William Turner, one of Hoover’s veteran FBI agents, later wrote: “Ironically, [Dasch] is most probably an authentic American war hero, responsible for saving many lives. But fate had made him a threat to the FBI’s public image.” As Lloyd Cutler, former White House counsel under Bill Clinton and a junior member of the prosecution team, explained it to the Atlanta Journal-Constitution in 1980, “I think the major reason the trial was kept secret, was the fact that it wasn’t the FBI that had done the real work in capturing the Nazis.” Had the trial been open, the military officials who presided over the tribunal would have been hard pressed to convict Dasch and Burger. But it was not, and the damage to these two men was devastating.
According to a series of articles published in 1980 by the Journal-Constitution, two years after Dasch and Burger arrived in prison, there was a riot because the prisoners objected to being housed with Nazis and Dasch was almost thrown off the roof of the penitentiary. Dasch was then transferred to solitary confinement at Leavenworth, Kansas, forbidden to have even a pencil. In April 1948 both Dasch and Burger were granted executive clemency and deported. Dasch, forced to return to Germany, was branded both a Nazi criminal and a traitor to the fatherland in the magazine Der Stern. His hometown paper, in a front-page article, dubbed him “The Judas of Speyer.” Dasch tried to return to the United States many times during his lifetime but was never permitted to. He died in Germany in 1991.
History shows that giving unfettered discretion to the executive branch to capture, prosecute and try defendants without public scrutiny is likely to yield results that will be questioned for years to come and set a precedent for further incursions on individual liberties. Whether the Administration or the officers presiding over the military tribunals will comply with First Amendment requirements affirmed by the Supreme Court remains an open question, but so far the message the President has sent is that he does not have to. Since September 11, the Bush Administration has pursued a secretive legal strategy. The Immigration and Naturalization Service continues to detain secretly hundreds of aliens rounded up after September 11 whose links to the terrorist plot, if any, have not been explained. Without public announcement, for example, on September 21, 2001, the country’s chief immigration judge, Michael Creppy, who is appointed by the Attorney General and comes under the executive branch of government, issued a memorandum ordering that immigration hearings designated by the Justice Department be kept secret, with court officials forbidden even from confirming that cases exist.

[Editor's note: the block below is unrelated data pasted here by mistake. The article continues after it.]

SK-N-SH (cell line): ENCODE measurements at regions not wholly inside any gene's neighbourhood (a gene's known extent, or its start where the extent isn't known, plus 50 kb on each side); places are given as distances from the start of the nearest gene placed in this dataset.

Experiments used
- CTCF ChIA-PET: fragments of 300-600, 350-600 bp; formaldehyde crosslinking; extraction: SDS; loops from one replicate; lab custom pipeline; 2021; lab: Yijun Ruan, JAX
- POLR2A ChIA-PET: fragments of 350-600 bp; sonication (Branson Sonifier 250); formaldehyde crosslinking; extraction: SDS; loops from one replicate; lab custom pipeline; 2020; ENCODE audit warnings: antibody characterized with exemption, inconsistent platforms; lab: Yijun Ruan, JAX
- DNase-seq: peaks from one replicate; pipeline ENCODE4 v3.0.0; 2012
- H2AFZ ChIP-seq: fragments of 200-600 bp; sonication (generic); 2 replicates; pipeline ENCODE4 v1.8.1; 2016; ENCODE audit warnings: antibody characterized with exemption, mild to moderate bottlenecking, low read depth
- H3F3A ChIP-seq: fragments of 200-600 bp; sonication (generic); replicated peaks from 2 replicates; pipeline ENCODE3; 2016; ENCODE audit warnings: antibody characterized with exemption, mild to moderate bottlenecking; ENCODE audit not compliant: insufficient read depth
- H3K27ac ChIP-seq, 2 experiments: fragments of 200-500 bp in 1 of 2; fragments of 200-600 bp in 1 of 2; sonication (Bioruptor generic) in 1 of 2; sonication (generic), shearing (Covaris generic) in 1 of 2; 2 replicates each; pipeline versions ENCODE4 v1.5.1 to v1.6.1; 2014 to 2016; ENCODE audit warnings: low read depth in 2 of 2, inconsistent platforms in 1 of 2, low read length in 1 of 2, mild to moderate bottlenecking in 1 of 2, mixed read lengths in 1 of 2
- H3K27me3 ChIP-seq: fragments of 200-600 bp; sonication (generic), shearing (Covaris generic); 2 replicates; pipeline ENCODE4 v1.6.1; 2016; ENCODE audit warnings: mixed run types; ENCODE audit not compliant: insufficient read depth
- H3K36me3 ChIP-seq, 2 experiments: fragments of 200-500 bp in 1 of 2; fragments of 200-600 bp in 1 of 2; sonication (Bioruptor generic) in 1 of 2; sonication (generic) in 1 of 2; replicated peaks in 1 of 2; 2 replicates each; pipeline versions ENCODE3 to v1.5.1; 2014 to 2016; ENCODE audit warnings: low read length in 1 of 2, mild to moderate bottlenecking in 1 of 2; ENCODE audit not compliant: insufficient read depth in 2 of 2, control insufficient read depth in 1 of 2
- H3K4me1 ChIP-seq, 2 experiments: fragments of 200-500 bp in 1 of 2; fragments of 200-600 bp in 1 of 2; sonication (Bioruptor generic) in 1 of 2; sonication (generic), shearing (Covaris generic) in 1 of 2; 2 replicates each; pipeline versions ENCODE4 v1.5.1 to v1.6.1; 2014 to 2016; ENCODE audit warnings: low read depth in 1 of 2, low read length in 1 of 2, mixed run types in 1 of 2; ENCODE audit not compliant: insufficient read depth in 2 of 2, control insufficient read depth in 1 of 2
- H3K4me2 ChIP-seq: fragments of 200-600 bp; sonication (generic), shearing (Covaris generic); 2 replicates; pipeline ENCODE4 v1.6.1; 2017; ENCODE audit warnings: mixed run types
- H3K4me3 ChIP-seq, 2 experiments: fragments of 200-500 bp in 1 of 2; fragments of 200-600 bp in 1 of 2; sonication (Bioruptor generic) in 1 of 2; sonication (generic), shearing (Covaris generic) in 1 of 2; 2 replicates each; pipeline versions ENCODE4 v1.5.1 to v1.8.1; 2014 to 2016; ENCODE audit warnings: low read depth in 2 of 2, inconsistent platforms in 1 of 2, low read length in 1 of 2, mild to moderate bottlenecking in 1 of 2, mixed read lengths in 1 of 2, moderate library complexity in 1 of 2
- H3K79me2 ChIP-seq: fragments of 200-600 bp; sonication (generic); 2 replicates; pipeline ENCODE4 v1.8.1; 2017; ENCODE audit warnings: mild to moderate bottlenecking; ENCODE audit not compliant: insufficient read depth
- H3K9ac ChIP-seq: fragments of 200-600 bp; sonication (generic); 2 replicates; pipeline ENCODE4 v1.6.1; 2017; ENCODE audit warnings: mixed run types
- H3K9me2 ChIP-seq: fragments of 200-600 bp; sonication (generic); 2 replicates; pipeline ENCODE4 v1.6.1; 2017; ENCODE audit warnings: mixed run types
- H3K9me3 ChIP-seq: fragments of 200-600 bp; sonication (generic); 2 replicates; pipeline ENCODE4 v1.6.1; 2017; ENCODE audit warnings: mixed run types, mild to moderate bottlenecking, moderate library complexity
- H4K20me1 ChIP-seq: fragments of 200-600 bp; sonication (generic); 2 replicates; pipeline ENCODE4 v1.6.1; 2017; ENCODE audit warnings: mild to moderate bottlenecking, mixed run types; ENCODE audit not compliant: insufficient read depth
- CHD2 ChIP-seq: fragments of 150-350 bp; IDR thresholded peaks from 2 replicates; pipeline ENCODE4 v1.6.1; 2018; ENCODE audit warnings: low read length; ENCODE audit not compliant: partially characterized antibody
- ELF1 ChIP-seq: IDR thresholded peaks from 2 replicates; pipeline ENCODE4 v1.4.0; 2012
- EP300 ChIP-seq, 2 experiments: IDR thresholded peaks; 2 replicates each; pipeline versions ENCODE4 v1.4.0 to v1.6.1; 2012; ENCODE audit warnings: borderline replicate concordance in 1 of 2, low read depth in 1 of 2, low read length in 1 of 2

Since September 11, civil rights groups and news organizations have sued the federal government for blocking press and public access to immigration proceedings and detentions. In one case, decided on April 3, in which the Detroit Free Press and Ann Arbor News filed suit seeking access to deportation proceedings of a Detroit-area Muslim leader, the court held that the government had violated the First Amendment by excluding the press and public. On March 6 another suit was brought by the New Jersey Civil Liberties Union, the Center for Constitutional Rights and other legal groups challenging the government’s closed immigration hearings; and in late February a federal judge in California declined to permit civil rights groups to obtain a list of Afghan detainees being held at Guantánamo Bay, Cuba.
The State Department has repeatedly criticized secret military tribunals in other countries, and with good reason. The public policy rationale the Supreme Court has used in expanding the First Amendment right of access is that just results come from openness. Secrecy does little more than cloak potential corruption, foment distrust and prevent the community from seeing justice done. The President, even in a time of war, may not alter that equation by simply changing the forum in which defendants are tried from courts to tribunals. If asked, the Supreme Court should find that the public and press have a First Amendment right of access to military tribunals as well.